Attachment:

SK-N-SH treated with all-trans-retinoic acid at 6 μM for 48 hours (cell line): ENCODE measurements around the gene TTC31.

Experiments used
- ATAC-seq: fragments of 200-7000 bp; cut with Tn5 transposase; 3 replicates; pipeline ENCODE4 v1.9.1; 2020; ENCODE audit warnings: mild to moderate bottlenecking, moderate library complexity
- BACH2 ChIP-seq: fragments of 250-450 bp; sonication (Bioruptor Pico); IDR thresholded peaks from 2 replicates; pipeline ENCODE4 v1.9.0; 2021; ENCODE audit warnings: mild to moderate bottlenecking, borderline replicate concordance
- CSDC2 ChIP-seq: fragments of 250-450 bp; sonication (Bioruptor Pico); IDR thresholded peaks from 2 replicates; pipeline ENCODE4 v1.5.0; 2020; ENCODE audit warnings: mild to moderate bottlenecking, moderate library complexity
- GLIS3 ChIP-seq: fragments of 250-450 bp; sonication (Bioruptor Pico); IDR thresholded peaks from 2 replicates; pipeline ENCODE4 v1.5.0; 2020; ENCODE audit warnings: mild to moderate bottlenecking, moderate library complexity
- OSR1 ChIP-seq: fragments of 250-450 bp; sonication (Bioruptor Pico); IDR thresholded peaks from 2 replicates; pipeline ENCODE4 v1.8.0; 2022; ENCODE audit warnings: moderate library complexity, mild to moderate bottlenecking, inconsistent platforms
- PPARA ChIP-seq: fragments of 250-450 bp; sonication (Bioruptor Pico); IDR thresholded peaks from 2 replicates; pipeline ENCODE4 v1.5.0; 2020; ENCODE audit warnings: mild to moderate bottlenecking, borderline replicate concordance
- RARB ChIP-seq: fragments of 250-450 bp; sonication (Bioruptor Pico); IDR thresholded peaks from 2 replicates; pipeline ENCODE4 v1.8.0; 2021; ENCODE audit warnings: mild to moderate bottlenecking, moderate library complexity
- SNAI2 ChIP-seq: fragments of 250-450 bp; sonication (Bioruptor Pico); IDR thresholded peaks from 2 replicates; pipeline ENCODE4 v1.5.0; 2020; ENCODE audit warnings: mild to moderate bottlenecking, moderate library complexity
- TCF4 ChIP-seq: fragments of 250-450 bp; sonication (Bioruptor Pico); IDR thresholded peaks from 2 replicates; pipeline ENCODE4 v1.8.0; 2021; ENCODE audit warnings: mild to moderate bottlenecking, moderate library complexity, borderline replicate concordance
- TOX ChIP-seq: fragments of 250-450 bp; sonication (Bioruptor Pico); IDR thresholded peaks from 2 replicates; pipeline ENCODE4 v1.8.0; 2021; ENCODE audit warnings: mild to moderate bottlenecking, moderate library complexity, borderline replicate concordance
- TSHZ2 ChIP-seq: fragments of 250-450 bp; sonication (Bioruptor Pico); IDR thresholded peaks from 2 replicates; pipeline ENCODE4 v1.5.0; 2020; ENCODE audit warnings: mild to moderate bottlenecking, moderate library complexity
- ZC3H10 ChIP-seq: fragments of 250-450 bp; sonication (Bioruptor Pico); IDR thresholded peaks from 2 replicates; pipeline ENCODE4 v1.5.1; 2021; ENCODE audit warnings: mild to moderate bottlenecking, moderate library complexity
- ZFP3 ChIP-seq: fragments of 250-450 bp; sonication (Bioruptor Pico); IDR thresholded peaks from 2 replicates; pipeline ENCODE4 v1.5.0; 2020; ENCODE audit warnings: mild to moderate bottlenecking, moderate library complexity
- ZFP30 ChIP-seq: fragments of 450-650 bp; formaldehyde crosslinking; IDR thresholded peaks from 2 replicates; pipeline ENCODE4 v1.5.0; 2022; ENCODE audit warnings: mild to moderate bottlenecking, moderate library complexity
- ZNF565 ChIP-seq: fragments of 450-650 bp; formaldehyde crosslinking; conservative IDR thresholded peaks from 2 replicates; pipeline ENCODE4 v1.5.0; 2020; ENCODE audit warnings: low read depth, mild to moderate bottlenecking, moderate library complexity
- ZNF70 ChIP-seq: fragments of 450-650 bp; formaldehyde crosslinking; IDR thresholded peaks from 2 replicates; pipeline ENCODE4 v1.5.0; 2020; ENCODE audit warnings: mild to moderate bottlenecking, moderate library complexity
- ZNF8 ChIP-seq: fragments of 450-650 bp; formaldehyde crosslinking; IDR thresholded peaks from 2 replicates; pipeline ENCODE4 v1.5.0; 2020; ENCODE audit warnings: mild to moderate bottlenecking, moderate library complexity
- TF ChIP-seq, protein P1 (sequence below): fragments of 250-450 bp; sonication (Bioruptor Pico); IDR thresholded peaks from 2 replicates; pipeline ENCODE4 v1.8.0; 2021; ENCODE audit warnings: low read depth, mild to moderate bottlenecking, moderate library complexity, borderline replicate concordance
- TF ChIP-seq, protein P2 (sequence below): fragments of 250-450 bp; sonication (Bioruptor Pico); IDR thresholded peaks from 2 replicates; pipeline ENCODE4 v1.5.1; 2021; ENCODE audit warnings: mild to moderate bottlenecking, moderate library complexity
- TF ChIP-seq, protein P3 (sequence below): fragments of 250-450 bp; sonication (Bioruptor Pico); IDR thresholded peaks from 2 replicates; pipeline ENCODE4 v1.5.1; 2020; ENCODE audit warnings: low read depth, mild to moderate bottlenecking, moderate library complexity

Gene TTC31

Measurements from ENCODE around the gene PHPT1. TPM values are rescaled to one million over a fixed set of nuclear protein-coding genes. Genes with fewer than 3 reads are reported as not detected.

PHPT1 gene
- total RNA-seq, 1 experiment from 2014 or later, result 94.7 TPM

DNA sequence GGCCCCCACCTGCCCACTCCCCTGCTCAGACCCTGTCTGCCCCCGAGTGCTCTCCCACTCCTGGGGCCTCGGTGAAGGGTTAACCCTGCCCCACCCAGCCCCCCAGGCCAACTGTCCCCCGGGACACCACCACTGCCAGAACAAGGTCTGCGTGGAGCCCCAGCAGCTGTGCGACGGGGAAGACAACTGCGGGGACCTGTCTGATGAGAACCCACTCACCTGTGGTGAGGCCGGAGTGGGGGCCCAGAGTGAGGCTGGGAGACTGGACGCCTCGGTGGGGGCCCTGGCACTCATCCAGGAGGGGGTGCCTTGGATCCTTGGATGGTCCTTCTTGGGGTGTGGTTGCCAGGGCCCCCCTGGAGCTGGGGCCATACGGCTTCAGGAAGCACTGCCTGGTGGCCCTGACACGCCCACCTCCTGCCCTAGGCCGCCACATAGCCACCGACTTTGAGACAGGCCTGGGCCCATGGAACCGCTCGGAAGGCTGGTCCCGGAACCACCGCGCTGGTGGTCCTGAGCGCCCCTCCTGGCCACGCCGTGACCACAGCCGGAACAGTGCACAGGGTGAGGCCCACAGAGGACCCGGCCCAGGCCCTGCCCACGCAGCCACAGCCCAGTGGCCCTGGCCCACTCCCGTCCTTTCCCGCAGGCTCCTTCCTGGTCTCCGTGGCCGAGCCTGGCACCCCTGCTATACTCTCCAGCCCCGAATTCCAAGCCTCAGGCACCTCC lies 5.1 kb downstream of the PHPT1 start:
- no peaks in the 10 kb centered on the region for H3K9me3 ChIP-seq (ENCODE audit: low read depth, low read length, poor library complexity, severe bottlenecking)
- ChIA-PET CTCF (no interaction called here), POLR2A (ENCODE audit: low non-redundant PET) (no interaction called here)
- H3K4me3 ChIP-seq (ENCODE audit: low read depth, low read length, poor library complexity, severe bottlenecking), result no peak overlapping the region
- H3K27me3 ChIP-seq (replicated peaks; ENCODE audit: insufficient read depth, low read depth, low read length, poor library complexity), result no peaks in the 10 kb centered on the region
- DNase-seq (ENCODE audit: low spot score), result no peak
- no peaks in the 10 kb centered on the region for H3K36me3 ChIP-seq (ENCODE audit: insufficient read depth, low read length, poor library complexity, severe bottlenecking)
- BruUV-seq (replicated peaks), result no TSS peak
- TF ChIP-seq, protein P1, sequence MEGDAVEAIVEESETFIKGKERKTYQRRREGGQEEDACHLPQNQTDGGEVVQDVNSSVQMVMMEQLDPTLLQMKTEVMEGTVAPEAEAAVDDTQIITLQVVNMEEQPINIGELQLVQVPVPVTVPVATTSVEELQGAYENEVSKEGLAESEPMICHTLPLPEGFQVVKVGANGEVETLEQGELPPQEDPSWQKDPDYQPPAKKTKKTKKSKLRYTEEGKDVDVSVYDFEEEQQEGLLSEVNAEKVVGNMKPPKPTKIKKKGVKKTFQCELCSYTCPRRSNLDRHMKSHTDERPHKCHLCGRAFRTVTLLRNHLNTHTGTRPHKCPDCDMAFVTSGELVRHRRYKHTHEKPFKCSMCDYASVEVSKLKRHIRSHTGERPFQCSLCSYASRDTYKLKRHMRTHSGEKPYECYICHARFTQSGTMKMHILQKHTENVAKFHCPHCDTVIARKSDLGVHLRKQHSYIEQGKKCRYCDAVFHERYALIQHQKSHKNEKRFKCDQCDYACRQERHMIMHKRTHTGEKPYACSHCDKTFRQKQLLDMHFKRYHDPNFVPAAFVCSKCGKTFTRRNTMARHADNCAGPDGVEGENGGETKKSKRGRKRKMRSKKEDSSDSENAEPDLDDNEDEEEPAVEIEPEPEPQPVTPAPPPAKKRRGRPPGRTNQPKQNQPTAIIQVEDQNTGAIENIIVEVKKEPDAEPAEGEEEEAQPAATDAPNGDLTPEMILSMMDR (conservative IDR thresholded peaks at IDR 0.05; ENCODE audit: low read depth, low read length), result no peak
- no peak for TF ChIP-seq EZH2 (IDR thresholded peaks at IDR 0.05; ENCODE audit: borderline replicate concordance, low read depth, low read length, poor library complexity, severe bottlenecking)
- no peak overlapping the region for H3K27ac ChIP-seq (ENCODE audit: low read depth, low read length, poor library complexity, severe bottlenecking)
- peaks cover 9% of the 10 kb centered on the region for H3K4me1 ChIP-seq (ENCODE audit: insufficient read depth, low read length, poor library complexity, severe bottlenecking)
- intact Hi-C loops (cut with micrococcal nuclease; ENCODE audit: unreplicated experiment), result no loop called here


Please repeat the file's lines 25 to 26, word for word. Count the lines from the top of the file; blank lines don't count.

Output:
PHPT1 gene
- total RNA-seq, 1 experiment from 2014 or later, result 94.7 TPM